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Severe ADHD and Sluggishness Are Bringing My Grades Down

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From Canada: I’m an 8th grade boy, I hope I won’t be judged differently or ignored because I am under 18. I have severe ADHD and sluggishness and I find it very hard to incline myself to work or study. I don’t want to lose my future because my grades are going down and i just brush it off and say “maybe next time.” I’m worried because this is also bringing down my confidence, which is one of my key traits and I want to be who I am and have a good future with good grades. Is there any way I can be helped?

Severe ADHD and Sluggishness Are Bringing My Grades Down

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Of course there is. But it’s going to take some work on your part. The proper question to ask is, “Is there any way I can help myself?”

We all are born with traits, talents, and, yes, deficiencies. No one is perfect. Part of maturing is accepting that there are things about us that we need to work on and then work on them.

ADHD isn’t dragging your grades down. It is making school more difficult, it’s true. But what is dragging down your grades is that you haven’t taken charge of finding ways to work around the ADHD. That’s the challenge that every kid (and every adult) with ADHD faces. It’s not going to go away. There is no pill or operation or other cure to change it. You have to learn how to be a person with ADHD — just like a person who has a limp has to learn how to get around anyway.

You need to keep “to do” lists and follow them. While doing homework, you need to put yourself in a study environment where you aren’t likely to be distracted. You need to come up with strategies or “games” to trick yourself into staying focused. (Like setting a timer for 5 minutes and seeing how many math problems you can do before it goes off.) There are self help books available that can give you options. (Search “Self-help for ADHD” at Amazon or Barnes and Noble websites.)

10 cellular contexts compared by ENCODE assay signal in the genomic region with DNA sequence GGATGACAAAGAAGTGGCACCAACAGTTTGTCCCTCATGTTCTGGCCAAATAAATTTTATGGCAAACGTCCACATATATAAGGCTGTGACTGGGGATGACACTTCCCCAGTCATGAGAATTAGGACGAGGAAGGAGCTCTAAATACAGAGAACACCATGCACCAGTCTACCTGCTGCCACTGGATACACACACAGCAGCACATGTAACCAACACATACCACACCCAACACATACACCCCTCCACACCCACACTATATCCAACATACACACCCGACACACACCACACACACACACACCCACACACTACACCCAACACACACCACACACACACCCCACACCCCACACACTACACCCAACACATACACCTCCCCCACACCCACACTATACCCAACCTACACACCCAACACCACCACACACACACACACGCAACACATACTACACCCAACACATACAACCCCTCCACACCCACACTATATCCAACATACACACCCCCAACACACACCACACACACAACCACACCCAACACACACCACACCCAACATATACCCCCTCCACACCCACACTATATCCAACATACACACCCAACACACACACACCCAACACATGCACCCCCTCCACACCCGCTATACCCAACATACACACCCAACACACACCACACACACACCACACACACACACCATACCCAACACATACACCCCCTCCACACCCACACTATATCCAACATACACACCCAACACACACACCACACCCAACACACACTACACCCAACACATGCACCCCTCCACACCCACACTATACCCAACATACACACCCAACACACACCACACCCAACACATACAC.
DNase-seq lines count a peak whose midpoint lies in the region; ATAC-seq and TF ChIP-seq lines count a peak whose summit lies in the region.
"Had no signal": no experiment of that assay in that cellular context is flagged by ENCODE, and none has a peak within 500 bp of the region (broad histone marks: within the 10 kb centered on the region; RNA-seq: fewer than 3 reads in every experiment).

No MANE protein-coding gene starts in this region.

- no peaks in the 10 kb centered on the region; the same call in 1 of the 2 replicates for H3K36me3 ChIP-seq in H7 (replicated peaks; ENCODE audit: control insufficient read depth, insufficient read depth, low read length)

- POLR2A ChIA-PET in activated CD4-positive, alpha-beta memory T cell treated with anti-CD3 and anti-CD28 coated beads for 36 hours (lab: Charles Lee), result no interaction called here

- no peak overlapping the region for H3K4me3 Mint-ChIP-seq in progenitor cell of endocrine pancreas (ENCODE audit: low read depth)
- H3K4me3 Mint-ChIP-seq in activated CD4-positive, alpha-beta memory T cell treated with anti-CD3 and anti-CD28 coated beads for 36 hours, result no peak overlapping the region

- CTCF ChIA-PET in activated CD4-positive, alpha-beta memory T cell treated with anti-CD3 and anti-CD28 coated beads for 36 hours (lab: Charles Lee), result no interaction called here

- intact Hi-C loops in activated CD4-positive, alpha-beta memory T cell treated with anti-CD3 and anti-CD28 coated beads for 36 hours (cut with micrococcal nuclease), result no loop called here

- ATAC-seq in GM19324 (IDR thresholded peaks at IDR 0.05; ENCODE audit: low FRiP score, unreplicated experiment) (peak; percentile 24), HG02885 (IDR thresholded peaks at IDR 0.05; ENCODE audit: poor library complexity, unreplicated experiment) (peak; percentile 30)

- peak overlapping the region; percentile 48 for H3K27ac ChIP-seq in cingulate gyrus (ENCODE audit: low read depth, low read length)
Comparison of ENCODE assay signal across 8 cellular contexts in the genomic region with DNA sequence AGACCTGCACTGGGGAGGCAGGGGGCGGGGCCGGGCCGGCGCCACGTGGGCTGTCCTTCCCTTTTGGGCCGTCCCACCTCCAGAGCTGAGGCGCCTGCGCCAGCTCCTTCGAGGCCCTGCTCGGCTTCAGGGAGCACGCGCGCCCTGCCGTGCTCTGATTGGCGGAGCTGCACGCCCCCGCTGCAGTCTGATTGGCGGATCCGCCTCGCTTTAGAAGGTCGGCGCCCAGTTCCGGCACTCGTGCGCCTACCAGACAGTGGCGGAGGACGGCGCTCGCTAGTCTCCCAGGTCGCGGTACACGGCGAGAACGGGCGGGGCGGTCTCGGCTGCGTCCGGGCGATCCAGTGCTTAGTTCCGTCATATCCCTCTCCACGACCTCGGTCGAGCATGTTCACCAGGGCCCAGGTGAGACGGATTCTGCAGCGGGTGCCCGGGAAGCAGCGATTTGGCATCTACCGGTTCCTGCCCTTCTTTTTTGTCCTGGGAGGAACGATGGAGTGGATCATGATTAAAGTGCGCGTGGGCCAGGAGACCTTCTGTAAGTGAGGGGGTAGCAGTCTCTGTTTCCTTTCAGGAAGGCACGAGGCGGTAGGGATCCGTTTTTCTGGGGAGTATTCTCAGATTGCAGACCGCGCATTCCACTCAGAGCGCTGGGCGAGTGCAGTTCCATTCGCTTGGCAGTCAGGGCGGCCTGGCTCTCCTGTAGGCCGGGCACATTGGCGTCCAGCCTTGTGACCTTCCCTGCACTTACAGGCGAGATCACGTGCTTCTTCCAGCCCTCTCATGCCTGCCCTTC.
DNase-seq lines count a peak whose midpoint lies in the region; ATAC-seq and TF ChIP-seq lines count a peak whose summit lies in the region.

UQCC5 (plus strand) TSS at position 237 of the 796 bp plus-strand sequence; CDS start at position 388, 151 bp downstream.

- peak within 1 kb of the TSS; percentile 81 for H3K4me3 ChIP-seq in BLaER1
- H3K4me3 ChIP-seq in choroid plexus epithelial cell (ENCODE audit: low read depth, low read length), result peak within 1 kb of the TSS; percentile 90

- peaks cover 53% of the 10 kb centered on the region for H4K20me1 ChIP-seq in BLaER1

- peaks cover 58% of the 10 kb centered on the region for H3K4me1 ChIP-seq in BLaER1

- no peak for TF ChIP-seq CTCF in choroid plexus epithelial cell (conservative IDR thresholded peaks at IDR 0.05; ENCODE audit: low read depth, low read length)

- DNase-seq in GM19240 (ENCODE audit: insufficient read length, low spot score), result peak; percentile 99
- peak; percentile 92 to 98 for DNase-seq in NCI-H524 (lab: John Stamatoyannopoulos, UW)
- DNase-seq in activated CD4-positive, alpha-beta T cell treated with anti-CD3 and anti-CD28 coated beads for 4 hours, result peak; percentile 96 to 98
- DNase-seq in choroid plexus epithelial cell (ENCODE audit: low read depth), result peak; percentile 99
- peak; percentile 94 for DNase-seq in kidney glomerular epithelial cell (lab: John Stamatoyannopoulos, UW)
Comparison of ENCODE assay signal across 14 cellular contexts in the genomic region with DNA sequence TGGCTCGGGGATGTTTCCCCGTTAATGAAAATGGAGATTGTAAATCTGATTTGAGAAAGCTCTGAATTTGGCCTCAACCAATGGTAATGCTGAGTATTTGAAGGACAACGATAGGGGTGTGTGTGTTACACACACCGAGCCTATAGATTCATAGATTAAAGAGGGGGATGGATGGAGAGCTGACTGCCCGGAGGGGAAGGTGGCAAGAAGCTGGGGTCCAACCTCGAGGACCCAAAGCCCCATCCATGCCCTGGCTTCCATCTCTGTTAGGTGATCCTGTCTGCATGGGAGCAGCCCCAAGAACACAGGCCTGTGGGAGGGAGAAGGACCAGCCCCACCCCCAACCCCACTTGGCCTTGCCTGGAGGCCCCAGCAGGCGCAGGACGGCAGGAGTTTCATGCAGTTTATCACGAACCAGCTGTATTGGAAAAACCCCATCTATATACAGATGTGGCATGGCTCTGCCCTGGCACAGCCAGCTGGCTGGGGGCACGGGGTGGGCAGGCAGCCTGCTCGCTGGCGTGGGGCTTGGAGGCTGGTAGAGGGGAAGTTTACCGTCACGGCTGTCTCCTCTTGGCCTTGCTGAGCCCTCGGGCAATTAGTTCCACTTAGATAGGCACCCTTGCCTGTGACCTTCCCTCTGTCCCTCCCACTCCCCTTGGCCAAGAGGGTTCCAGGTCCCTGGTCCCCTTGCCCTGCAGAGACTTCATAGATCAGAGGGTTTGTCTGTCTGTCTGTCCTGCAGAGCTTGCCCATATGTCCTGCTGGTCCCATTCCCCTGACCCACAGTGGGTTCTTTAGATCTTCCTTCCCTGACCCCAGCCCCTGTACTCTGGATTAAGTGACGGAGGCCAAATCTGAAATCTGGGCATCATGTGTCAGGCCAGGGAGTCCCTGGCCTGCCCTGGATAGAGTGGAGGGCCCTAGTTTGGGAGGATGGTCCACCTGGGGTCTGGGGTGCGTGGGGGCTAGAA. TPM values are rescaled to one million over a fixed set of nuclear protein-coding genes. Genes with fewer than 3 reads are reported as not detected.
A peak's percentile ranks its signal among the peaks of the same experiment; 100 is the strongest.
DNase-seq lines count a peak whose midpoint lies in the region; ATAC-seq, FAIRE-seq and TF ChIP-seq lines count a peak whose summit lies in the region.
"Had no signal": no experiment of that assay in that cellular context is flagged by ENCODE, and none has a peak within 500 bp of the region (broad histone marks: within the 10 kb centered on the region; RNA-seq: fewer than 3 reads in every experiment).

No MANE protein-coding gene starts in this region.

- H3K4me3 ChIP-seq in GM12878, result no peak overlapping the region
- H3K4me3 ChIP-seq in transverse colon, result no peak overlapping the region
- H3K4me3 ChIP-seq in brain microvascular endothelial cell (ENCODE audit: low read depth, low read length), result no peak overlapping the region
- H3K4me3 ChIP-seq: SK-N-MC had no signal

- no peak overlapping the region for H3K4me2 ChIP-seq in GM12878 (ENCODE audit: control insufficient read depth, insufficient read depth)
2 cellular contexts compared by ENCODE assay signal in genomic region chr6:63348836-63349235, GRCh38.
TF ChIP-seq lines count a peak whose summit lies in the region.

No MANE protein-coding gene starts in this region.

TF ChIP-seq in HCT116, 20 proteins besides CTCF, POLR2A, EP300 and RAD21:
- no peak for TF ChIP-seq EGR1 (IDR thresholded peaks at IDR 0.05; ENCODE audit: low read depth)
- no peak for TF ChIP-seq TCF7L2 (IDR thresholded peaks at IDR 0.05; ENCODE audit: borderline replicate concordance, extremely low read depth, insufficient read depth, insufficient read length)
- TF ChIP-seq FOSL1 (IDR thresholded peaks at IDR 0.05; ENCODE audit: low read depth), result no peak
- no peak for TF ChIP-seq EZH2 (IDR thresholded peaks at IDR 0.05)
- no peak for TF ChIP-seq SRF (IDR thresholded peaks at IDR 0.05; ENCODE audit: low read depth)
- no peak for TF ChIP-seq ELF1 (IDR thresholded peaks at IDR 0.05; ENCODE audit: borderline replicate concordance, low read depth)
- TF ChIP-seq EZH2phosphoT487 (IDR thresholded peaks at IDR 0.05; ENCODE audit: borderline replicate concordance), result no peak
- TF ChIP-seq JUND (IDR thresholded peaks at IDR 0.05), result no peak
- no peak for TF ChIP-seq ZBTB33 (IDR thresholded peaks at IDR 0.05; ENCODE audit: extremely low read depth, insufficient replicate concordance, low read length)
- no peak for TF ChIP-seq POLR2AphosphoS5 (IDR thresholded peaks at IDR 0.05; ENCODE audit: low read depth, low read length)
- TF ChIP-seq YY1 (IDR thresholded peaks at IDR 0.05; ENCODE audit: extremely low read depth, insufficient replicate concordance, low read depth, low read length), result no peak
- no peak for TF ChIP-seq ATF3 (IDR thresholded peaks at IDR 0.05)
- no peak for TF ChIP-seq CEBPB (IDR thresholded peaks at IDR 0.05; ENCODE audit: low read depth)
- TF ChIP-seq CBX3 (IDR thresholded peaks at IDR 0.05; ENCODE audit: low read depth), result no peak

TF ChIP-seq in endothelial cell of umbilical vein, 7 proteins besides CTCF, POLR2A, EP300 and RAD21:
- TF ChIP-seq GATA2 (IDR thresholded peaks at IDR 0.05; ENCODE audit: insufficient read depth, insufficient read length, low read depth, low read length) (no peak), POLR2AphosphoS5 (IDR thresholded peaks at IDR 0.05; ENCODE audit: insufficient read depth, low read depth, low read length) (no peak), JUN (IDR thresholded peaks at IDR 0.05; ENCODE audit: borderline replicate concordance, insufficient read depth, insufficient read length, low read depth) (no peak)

Meanwhile, you also need to make life style choices that will maximize your success. You say you are “sluggish.” That makes me wonder if you are getting enough sleep and eating well. Are you limiting caffeine? Are you limiting the number of hours a day you spend on devices? (You shouldn’t be spending more than 2 hours a day that aren’t homework related on screens.) Are you getting 30 minutes to an hour of exercise every day? For you, these things aren’t optional. They are what will make it more possible for you to manage the ADHD.

It probably seems unfair that you have to do so much stuff other kids don’t have to do just to get through the day. It is unfair. But I’m sure someone has already let you know that life isn’t always fair.

Here’s the thing, though. I’ve had lots of kids with ADHD in college classes that I teach. They tell me that having to learn how to manage their disorder early on has helped them be the excellent students they are today. They are more mature and more focused than many of their classmates. Some go on to say that they can multi-task better than most people by using their shifting attention to good advantage. They get good grades. Those who have stayed in touch with me after graduation have told me they used those same skills to be successful in jobs and graduate school and even in their romantic relationships.

So please don’t settle for having a diagnosis. Get busy learning how to play the hand you’ve been dealt in life. When you do, you’ll be much happier and more successful in anything you choose to do.

I wish you well.
Dr. Marie

Severe ADHD and Sluggishness Are Bringing My Grades Down

Therapists live, online right now, from BetterHelp:

Dr. Marie Hartwell-Walker

Dr. Marie is licensed as both a psychologist and marriage and family counselor. She specializes in couples and family therapy and parent education. Follow her on Facebook or Twitter.

APA Reference
Hartwell-Walker, D. (2018). Severe ADHD and Sluggishness Are Bringing My Grades Down. Psych Central. Retrieved on November 23, 2020, from
Scientifically Reviewed
Last updated: 8 May 2018 (Originally: 13 Apr 2016)
Last reviewed: By a member of our scientific advisory board on 8 May 2018
Published on Psych All rights reserved.